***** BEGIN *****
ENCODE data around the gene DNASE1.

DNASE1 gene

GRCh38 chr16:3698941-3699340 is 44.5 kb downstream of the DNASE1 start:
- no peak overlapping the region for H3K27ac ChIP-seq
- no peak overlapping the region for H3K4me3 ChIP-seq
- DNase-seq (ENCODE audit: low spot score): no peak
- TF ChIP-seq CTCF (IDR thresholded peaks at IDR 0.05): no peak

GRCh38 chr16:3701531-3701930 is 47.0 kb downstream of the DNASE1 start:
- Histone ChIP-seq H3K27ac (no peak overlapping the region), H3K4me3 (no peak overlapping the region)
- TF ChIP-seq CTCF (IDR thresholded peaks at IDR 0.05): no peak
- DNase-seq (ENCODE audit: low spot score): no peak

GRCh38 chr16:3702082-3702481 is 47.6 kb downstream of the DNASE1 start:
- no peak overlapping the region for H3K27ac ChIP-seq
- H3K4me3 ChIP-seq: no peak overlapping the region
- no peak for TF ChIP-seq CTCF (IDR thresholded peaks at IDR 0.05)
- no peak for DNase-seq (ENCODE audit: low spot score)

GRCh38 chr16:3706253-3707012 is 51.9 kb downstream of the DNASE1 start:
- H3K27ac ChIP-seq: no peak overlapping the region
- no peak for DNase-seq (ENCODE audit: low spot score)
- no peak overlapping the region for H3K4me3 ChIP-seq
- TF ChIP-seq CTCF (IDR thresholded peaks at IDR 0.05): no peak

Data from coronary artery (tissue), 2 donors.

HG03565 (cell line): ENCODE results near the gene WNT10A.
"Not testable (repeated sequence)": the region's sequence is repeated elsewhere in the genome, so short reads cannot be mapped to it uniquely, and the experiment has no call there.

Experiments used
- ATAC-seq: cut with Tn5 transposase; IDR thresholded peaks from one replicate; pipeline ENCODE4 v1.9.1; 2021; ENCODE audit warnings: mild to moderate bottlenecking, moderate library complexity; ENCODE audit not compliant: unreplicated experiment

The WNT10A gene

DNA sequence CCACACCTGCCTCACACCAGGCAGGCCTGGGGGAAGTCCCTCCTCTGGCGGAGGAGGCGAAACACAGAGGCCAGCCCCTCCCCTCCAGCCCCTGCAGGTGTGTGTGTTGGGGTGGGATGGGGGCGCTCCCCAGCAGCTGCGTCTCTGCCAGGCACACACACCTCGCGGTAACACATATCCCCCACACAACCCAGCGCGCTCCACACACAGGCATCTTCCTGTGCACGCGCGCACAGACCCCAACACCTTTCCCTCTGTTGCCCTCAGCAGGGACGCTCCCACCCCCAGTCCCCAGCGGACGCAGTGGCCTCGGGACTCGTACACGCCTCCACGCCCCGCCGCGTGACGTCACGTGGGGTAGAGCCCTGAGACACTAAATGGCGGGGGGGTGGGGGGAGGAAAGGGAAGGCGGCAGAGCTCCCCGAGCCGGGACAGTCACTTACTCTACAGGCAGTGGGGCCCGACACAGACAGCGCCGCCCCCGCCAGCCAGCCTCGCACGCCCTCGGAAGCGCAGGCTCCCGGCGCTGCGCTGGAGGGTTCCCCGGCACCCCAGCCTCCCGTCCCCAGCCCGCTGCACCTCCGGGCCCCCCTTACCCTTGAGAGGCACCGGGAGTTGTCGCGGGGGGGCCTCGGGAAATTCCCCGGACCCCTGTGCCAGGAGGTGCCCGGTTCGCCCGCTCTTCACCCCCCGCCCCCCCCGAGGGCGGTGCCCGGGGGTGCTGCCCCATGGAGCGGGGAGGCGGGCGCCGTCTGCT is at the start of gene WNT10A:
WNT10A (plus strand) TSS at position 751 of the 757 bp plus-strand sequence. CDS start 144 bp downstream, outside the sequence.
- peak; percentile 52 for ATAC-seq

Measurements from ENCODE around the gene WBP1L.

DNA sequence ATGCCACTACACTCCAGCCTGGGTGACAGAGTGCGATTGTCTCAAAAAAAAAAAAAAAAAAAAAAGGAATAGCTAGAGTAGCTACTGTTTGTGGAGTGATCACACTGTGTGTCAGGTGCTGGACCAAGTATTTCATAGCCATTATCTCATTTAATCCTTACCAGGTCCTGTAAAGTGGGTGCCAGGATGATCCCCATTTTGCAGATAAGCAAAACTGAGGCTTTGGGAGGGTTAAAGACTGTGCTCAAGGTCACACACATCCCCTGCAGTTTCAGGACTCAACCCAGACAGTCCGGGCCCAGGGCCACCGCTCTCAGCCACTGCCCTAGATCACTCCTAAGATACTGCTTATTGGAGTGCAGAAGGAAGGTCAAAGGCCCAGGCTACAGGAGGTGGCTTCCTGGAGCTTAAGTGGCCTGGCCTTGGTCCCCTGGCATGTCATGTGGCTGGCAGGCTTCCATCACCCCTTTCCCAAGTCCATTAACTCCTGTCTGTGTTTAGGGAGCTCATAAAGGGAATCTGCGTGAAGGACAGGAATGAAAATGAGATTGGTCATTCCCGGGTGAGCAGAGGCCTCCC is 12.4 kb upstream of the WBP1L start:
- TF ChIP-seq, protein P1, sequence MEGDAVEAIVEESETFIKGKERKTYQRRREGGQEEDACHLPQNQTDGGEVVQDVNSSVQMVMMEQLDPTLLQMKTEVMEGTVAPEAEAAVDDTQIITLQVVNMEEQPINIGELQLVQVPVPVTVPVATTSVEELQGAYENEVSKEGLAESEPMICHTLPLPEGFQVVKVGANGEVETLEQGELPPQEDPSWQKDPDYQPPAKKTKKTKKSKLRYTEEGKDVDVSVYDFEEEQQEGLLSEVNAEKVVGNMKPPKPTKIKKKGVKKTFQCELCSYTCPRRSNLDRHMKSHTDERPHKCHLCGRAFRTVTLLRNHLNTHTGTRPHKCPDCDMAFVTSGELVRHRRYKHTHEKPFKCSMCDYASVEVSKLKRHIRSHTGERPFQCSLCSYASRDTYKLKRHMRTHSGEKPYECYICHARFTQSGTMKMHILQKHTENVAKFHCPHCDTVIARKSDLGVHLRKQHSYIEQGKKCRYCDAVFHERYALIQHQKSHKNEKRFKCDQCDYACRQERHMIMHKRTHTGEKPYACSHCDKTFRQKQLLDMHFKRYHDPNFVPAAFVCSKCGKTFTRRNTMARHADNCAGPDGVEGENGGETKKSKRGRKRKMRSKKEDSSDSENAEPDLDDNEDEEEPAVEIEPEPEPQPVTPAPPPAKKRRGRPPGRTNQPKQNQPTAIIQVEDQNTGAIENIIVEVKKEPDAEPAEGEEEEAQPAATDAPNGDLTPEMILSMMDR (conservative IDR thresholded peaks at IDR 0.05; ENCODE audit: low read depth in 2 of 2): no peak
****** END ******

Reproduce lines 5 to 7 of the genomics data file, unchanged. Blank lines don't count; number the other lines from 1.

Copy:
- no peak overlapping the region for H3K4me3 ChIP-seq
- DNase-seq (ENCODE audit: low spot score): no peak
- TF ChIP-seq CTCF (IDR thresholded peaks at IDR 0.05): no peak